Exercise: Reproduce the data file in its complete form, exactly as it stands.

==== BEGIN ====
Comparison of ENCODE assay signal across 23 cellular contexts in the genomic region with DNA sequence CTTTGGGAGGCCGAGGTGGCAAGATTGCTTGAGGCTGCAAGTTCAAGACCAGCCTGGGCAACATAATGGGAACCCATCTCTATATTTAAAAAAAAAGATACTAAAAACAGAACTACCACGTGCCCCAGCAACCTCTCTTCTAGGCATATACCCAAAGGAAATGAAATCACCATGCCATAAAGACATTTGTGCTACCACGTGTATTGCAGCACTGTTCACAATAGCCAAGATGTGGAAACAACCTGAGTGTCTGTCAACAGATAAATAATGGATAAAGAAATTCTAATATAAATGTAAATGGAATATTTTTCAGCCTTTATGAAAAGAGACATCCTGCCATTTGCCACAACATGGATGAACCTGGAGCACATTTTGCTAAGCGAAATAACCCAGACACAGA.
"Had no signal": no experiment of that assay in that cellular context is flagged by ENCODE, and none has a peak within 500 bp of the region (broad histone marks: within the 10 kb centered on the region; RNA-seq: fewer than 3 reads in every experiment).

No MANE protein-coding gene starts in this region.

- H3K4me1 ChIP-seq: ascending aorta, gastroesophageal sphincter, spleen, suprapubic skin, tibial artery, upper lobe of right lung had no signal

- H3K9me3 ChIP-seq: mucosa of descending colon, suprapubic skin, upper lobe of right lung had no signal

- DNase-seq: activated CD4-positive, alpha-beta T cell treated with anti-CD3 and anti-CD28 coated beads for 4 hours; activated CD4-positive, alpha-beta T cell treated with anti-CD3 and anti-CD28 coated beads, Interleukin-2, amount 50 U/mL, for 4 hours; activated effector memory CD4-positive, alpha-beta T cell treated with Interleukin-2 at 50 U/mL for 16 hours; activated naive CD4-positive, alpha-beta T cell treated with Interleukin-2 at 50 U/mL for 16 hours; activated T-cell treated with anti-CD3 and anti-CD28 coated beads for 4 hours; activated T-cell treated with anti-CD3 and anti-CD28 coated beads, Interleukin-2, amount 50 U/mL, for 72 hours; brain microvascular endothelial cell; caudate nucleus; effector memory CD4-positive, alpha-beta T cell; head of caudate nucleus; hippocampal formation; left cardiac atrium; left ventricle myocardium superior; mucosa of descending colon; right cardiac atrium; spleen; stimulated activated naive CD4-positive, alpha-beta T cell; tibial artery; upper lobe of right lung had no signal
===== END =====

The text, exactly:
Comparison of ENCODE assay signal across 23 cellular contexts in the genomic region with DNA sequence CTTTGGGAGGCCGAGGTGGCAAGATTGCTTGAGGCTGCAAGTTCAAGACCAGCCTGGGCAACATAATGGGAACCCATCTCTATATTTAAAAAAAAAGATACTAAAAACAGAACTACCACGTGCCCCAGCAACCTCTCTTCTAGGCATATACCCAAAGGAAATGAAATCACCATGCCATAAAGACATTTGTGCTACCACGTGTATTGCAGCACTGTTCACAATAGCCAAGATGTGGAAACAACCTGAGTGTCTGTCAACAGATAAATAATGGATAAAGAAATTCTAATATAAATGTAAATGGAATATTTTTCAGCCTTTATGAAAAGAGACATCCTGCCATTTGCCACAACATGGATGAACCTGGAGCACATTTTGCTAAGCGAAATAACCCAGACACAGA.
"Had no signal": no experiment of that assay in that cellular context is flagged by ENCODE, and none has a peak within 500 bp of the region (broad histone marks: within the 10 kb centered on the region; RNA-seq: fewer than 3 reads in every experiment).

No MANE protein-coding gene starts in this region.

- H3K4me1 ChIP-seq: ascending aorta, gastroesophageal sphincter, spleen, suprapubic skin, tibial artery, upper lobe of right lung had no signal

- H3K9me3 ChIP-seq: mucosa of descending colon, suprapubic skin, upper lobe of right lung had no signal

- DNase-seq: activated CD4-positive, alpha-beta T cell treated with anti-CD3 and anti-CD28 coated beads for 4 hours; activated CD4-positive, alpha-beta T cell treated with anti-CD3 and anti-CD28 coated beads, Interleukin-2, amount 50 U/mL, for 4 hours; activated effector memory CD4-positive, alpha-beta T cell treated with Interleukin-2 at 50 U/mL for 16 hours; activated naive CD4-positive, alpha-beta T cell treated with Interleukin-2 at 50 U/mL for 16 hours; activated T-cell treated with anti-CD3 and anti-CD28 coated beads for 4 hours; activated T-cell treated with anti-CD3 and anti-CD28 coated beads, Interleukin-2, amount 50 U/mL, for 72 hours; brain microvascular endothelial cell; caudate nucleus; effector memory CD4-positive, alpha-beta T cell; head of caudate nucleus; hippocampal formation; left cardiac atrium; left ventricle myocardium superior; mucosa of descending colon; right cardiac atrium; spleen; stimulated activated naive CD4-positive, alpha-beta T cell; tibial artery; upper lobe of right lung had no signal